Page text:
This will be a salutary lesson and I think that from all this misery, change might come as the silent majority which have either been affected or have family or friends who are affected, insist on some common sense and will not be willing to listen to the nonsense which we were all plied for years.

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Many different people from all walks of life have been interviewed and they all say the same thing, country people in Somerset who have lived there as families for generations were ignored over the years, which is shameful.

Too little was done too late, and the cynics were well fed when the Thames Valley had all sorts of action from the army and politicians last week, which made others feel far less important in the scheme of things. I don’t actually believe that, but I can see why others do.

When we have what appears to be the heaviest winter rainfall in 250 years, many are going to suffer. Planning, preparation, maintenance and reaction time is critical to all these people, and on most counts they have been failed.

Whilst the people on the ground working for the environmental Agency have been heroic, and eventually as the army, experts, Dutch know-how and pumps were deployed, generous donations from businesses and others, last week it did look as if everything was being done, but it was too late for most and of little consolation to those who were flooded outside the Thames Valley.

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Now how do politicians who are under the cosh vent their spleen? What could possibly bring all of the leaders together from all parties; united?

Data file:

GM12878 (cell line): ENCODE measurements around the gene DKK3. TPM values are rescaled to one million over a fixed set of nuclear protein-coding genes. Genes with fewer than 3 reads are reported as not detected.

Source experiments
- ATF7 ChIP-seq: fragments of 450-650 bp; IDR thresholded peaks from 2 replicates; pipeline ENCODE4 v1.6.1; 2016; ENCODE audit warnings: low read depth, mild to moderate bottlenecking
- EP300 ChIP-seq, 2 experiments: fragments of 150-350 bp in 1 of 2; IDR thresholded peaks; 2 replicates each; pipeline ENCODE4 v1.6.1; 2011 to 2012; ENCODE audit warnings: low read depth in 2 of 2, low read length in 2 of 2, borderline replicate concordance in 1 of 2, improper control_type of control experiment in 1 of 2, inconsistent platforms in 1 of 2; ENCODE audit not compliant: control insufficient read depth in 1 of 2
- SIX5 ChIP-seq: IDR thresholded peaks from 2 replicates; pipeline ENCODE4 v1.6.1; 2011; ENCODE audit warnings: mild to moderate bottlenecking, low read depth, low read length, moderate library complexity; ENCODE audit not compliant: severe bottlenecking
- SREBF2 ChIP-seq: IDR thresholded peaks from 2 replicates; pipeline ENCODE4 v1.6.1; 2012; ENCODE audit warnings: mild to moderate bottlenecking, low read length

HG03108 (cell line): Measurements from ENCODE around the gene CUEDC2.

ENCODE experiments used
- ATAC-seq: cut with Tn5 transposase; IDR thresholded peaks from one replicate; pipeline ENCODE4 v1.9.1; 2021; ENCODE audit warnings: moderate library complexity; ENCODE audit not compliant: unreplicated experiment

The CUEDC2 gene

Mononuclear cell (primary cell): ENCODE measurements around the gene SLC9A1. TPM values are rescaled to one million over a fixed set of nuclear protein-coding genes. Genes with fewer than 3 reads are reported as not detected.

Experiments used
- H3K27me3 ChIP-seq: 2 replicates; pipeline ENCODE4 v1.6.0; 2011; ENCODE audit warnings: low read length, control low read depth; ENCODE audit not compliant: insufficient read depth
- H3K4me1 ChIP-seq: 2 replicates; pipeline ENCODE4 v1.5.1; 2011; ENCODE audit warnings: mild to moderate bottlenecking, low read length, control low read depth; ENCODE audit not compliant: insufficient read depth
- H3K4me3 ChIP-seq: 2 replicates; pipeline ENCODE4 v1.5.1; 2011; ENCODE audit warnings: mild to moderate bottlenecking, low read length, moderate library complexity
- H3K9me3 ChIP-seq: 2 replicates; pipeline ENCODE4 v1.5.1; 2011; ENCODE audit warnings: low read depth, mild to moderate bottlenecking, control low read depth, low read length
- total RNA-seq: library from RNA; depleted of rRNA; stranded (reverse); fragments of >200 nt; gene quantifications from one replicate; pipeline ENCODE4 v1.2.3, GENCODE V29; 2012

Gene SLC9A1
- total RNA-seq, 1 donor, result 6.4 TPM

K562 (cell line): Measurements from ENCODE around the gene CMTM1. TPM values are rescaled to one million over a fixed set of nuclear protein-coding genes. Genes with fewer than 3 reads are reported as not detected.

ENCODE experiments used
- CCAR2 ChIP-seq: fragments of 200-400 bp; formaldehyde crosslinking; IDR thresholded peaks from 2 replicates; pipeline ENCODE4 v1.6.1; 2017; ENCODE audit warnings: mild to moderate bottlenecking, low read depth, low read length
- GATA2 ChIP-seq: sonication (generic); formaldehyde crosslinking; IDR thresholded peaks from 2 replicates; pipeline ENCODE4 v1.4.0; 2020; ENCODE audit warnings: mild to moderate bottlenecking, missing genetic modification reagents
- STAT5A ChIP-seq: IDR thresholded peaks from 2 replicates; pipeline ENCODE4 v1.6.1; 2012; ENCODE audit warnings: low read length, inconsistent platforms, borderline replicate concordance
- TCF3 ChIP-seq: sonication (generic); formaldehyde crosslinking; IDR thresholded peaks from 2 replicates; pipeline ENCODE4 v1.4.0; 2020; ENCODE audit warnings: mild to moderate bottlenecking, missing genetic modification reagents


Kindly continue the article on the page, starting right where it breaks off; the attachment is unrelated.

Let’s attack that irritating little Scot from Edinburgh who thinks he can have independence and keep the pound.

Three of the unlikeliest individuals made the team, Osborne who would not win a popularity contest north of Watford, Alexander who is not seen as the most loyal Scot, and Balls who is not seen north of the border as someone to take financial advice from, stood united against Salmond and the SDP. ‘No’ they cried, you cannot have independence and the pound.

Talk about playing into his hands. Whilst everyone thought for a full ten minutes that this was the death knell for independence, I firmly believe that a yes vote is now much closer than before.

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Alex Salmond will use this to show the Scots how the bullies of Westminster are trying to take away their right to decide what is right for Scotland, furthermore he has come right back with the cost to British business of some millions of transactional costs.

Sensible people believe that the Scots will decide on independence based on economics and the economy. I rather doubt that myself and a better campaign might have been fought by attempting to make them feel wanted as part of the UK and important partners in its future; after all they profited handsomely from the Union over the centuries in so many ways.

Spare a thought for the Australians who once again are facing bush fires with some losing their homes and their farms.

There are bush fires in South Australia, New South Wales and in Victoria, all driven by the hot weather and winds.

One bush fire has caused one of the open cast coal mines to catch fire and it is difficult to see how one puts that out.

Extreme weather is always very bad news.